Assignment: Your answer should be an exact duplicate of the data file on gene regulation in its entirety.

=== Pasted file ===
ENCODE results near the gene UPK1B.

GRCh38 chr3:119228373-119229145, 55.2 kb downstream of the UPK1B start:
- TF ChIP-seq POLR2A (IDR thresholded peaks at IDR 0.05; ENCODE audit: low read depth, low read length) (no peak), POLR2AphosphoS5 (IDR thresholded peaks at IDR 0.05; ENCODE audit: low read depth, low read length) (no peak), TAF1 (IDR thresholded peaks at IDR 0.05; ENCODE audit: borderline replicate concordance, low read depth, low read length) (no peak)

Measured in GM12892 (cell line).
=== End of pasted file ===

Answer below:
ENCODE results near the gene UPK1B.

GRCh38 chr3:119228373-119229145, 55.2 kb downstream of the UPK1B start:
- TF ChIP-seq POLR2A (IDR thresholded peaks at IDR 0.05; ENCODE audit: low read depth, low read length) (no peak), POLR2AphosphoS5 (IDR thresholded peaks at IDR 0.05; ENCODE audit: low read depth, low read length) (no peak), TAF1 (IDR thresholded peaks at IDR 0.05; ENCODE audit: borderline replicate concordance, low read depth, low read length) (no peak)

Measured in GM12892 (cell line).